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Shyness pp 133-145 | Cite as

Individual Differences in Shyness

  • W. Ray Crozier
Part of the Emotions, Personality, and Psychotherapy book series (EPPS)

Abstract

A curious aspect of shyness has been the “shyness” of the construct itself in psychology. Until very recently the term has rarely appeared in textbooks of personality, the self-concept, or social psychology, and indeed this volume presents the first collection of papers on the subject. This might be thought to be curious for a number of reasons, not least of which is the apparently widespread occurrence of shyness, for example the high proportion of respondents in many countries who described themselves as shy in the Stanford surveys (Zimbardo, 1977). For a large number of these subjects, shyness is a salient part of their social lives and a source of unhappiness, yet psychologists who have put considerable research effort into the study of interpersonal difficulties have neglected to incorporate this construct into their approach. Some further evidence for the salience of shyness is provided by Forgas (1976) who adopted a multidimensional scaling approach to judgments about everyday social situations and identified self-confidence in knowing how to behave as one of the principal dimensions underlying such judgments. Despite such findings the psychological study of social encounters has not yet paid sufficient attention to people’s perceptions of, and confidence in, their social competence. It is not that shyness has only recently been identified or discussed by psychologists; for example, Lewinsky (1941) drew on clinical material to provide a description of shyness that matches quite closely the characteristics that are being fully discussed in this volume, and she indicates some problems that still preoccupy contemporary researchers.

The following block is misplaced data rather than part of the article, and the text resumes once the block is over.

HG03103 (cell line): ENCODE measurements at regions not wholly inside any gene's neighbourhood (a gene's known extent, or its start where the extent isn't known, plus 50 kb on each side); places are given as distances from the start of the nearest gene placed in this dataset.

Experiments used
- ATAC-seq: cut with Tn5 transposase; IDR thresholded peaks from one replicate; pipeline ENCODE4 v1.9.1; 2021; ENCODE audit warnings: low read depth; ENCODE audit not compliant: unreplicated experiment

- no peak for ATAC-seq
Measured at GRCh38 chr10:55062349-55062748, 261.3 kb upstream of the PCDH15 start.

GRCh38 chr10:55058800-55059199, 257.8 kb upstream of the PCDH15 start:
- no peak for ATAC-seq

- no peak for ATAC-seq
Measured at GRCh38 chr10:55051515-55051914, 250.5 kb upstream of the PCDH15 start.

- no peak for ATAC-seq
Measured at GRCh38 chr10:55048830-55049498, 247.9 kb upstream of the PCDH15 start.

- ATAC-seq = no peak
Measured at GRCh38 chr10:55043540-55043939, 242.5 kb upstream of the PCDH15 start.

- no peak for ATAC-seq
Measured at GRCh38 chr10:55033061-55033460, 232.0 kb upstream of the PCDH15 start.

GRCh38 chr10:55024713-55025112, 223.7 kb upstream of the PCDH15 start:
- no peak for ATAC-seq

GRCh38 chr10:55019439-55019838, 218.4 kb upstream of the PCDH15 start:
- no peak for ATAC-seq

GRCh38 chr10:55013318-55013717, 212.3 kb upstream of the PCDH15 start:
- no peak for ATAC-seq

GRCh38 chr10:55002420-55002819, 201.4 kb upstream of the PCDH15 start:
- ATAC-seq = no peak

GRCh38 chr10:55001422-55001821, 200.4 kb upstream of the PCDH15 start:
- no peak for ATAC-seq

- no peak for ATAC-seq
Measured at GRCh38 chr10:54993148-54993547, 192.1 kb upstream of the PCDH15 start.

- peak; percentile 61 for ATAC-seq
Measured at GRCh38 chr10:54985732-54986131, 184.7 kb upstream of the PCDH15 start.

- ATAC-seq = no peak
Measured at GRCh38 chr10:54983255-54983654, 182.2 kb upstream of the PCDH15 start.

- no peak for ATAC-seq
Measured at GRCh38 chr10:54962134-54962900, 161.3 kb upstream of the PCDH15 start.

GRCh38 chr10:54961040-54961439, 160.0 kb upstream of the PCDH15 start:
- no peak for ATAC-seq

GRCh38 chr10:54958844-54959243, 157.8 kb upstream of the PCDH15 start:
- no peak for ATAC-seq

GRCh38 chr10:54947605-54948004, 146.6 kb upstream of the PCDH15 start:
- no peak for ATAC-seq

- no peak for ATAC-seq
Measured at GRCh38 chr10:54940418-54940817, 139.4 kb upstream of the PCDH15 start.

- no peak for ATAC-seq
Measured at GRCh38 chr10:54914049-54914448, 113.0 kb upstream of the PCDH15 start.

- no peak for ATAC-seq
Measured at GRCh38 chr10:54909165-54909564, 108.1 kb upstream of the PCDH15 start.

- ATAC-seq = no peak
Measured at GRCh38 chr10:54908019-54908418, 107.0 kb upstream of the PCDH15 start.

Keywords

Social Anxiety Social Competence Social Encounter Factor Analytical Study Eysenck Personality Inventory 
These keywords were added by machine and not by the authors. This process is experimental and the keywords may be updated as the learning algorithm improves.

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Copyright information

© Springer Science+Business Media New York 1986

Authors and Affiliations

  • W. Ray Crozier
    • 1
  1. 1.School of PsychologyLancashire PolytechnicPrestonEngland

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